Pope to 'go beyond fear' in Romania
Pope Francis arrived in Romania on Friday with a message of integration not just for its faith communities but for a post-election European Union, following nationalist gains.
During the three-day trip to the mainly Orthodox country, which sits at the crossroads of Western and Eastern Europe, Francis is expected to touch on issues fuelling nationalism, such as poverty, as well as inter-religious relations.
"I come to you to walk together," Francis said in a message to the people of Romania ahead of his departure.
"We walk together when we learn to keep the roots of the family, when we cater to the future of our children and of our brothers next to us, when we go beyond fear and suspicion, when we let the walls that divide us from others fall," he said.
The pontiff set off from Rome's Fiumicino airport early Friday after meeting a group of 15 homeless Romanians who live in Rome. In Bucharest, he was welcomed at the airport by pro-European President Klaus Iohannis.
After talks with Iohannis at the presidential palace, Francis will meet Romania's first female prime minister, Viorica Dancila, before addressing the nation in a televised speech.
The 82-year-old is expected to touch on unemployment and poverty -- factors that have driven some 16 percent of the population, mostly youngsters, to emigrate to other EU countries since Romania joined the bloc in 2007.
He will likely reference the conservative and anti-immigrant narratives that propelled many nationalist parties -- including in neighbouring Hungary -- to significant wins in last week's European parliament elections.
Vatican spokesman Alessandro Gisotti said the pope's trip "will take into account" the EU populist gains.
- Strained history -
Relations between the Orthodox Church and Romania's Greek Catholics -- who number just 150,000 -- have been strained ever since the country was under post-war Communist rule.
The tiny community had its property confiscated while its religious leaders were jailed.
But the Greek Catholics resisted, holding secret masses until the dictatorship fell in 1989.
The pope will beatify seven bishops who were tortured and died in prison, setting them on the path to sainthood.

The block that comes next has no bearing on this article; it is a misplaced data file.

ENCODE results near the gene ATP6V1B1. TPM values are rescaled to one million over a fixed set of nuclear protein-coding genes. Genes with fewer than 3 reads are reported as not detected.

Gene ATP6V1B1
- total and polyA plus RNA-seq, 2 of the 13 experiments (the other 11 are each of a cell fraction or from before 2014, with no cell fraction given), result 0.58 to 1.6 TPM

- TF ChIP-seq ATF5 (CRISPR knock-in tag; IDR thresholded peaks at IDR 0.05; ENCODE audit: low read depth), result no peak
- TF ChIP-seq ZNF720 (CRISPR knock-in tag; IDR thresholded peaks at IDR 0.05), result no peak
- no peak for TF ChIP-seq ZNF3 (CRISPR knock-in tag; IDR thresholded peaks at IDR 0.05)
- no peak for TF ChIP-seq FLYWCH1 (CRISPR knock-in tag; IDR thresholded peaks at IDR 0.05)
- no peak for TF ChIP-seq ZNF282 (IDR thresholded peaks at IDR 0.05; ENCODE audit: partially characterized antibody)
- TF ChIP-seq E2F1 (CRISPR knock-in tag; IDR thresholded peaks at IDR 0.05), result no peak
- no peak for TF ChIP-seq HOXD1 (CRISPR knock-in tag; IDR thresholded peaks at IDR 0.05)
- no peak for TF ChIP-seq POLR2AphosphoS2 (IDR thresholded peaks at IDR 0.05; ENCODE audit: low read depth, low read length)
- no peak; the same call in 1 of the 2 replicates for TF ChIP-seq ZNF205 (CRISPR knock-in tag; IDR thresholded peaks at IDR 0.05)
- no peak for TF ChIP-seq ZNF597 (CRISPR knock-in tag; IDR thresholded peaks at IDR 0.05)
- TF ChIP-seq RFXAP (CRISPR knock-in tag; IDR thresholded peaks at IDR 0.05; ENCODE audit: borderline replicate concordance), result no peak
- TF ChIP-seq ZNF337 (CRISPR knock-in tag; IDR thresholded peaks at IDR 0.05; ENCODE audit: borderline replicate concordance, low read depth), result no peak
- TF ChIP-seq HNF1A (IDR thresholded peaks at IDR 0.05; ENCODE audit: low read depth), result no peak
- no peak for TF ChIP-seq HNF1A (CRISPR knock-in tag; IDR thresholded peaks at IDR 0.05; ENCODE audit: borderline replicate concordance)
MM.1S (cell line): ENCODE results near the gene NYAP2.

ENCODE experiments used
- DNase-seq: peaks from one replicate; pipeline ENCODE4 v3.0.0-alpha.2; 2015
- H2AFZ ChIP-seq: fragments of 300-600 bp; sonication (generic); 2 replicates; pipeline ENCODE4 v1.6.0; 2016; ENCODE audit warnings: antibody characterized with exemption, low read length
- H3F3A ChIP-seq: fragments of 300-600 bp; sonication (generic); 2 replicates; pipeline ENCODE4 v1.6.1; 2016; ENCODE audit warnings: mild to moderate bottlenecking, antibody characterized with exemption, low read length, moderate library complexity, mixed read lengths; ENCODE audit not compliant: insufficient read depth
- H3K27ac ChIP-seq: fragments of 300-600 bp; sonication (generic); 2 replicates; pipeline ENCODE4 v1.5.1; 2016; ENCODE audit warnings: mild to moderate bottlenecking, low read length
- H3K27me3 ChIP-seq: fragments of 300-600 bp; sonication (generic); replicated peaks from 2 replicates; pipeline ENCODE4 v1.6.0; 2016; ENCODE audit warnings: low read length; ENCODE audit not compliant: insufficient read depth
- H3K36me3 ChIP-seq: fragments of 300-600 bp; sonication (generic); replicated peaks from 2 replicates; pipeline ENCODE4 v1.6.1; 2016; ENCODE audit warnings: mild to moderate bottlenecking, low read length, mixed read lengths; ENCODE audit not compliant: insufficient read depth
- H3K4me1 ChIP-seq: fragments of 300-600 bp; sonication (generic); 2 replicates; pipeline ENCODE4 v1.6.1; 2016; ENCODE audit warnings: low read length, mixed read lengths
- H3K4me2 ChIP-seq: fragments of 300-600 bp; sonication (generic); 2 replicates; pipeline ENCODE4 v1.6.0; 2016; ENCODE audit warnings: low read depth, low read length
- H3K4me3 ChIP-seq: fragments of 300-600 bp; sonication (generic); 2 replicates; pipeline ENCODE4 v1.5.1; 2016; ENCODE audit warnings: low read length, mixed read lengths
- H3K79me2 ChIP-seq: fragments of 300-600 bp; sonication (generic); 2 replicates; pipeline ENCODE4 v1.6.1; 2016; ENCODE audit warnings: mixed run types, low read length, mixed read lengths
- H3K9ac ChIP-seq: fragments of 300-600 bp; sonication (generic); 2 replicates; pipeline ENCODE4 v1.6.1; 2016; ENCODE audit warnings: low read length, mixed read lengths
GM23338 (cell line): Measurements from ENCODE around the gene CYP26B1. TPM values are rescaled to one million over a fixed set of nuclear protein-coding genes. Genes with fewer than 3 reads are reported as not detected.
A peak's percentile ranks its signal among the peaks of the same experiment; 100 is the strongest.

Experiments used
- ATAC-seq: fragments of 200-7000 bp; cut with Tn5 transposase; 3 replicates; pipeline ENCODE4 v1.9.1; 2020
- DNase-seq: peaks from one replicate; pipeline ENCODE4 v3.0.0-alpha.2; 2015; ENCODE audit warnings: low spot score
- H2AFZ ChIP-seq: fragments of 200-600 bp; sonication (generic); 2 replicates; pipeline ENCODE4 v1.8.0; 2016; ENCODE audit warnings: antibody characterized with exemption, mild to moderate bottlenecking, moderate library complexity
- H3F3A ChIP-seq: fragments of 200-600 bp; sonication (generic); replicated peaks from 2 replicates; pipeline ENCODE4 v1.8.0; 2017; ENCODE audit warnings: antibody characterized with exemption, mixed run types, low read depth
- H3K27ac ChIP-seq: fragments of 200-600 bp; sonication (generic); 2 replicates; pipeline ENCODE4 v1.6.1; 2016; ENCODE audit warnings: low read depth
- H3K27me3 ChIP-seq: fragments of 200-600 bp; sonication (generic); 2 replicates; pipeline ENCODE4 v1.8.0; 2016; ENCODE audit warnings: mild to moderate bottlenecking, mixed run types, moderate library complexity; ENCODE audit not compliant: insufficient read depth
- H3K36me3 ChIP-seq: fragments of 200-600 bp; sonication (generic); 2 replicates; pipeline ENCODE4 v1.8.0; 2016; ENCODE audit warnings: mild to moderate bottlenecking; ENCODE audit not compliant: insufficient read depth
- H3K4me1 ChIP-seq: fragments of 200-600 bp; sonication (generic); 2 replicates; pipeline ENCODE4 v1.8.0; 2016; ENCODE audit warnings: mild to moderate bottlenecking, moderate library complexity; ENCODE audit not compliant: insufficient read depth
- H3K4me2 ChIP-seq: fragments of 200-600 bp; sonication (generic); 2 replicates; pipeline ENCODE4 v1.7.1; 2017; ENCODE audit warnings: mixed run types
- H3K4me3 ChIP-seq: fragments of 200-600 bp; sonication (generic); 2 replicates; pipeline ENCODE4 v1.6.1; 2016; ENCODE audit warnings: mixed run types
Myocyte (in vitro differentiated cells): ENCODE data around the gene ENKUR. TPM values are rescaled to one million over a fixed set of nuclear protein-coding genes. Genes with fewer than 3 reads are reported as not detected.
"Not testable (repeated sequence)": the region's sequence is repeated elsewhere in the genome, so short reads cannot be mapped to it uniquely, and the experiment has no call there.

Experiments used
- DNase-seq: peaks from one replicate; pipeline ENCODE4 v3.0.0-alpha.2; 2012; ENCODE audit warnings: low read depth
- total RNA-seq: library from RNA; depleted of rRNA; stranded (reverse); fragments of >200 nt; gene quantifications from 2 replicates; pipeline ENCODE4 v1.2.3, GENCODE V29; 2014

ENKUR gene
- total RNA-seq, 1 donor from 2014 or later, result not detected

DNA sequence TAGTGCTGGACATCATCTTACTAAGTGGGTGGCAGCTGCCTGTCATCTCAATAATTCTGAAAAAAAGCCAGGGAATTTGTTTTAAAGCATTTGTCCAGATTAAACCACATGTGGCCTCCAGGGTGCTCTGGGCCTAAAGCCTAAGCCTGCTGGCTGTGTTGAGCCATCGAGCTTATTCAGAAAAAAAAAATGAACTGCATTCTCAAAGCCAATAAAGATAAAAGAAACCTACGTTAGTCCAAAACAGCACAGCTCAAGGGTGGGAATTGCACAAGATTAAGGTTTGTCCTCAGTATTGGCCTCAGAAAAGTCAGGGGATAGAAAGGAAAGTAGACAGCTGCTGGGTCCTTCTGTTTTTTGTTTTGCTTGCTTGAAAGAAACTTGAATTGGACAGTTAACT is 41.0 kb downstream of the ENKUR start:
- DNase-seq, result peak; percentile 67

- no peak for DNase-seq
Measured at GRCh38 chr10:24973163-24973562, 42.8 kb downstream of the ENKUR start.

Francis's visit follows 20 years after John Paul II received a hearty welcome for his perceived role in the fall of Communism.
The Argentine pontiff will travel across the country, from Bucharest to Iasi and Blaj, to meet people of diverse faiths and languages among Romania's 20 million inhabitants -- which include 18 officially recognised minorities.
The highlight of the trip is set to be Saturday's mass at the Sumuleu Ciuc shrine in a predominantly ethnic-Hungarian part of the picturesque Transylvania region.
Tens of thousands are expected to attend the ceremony, which will see Francis present a golden rose at the large wooden replica of the Madonna -- a tradition for popes visiting major Marian shrines.
- 'Hearts and minds open' -
Francis' trip will be an opportunity "to send a message to the many Catholic Hungarians there to keep their hearts, minds and gates open to others," religious expert Claire Giangrave wrote in the religious news website Cruxnow.
Later Friday, Francis will take a turn in his popemobile through the streets of Bucharest to Saint Joseph's Cathedral where 30,000 people are expected to gather for a mass.
He will have a private meeting with Orthodox Patriarch Daniel, but while they will pray alongside each other -- one in Latin and the other in Romanian -- the pair will not appear together in public, a sign of their frosty relations.
"The challenge for the pope is to stress to the Orthodox community that the Church of Rome does not want to 'Latinize' it," said Bishop Pascal Gollnisch, director of the Oeuvre d'Orient French charity, which supports Eastern Churches.
"The unity sought is not institutional: the aim is not to bring all Christians together under the Catholic label, but to have everyone recognise each other as Christians," he told AFP.
? 2019 AFP